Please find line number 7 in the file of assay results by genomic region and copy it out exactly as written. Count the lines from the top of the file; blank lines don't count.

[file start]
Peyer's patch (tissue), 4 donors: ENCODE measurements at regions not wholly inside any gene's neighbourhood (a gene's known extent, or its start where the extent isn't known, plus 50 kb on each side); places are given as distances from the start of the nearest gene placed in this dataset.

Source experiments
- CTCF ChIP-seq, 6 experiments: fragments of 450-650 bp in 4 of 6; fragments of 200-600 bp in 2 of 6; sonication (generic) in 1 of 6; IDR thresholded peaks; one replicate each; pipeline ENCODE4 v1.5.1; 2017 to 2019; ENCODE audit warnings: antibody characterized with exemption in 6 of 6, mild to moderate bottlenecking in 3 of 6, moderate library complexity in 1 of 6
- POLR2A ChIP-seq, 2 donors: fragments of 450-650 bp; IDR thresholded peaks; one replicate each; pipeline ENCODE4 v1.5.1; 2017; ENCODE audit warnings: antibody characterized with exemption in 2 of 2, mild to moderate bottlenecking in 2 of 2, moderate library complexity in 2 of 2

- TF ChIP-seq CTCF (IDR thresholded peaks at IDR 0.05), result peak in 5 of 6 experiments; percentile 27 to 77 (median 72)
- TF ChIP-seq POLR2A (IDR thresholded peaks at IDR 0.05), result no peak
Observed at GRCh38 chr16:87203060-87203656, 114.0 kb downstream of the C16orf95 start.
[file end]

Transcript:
Observed at GRCh38 chr16:87203060-87203656, 114.0 kb downstream of the C16orf95 start.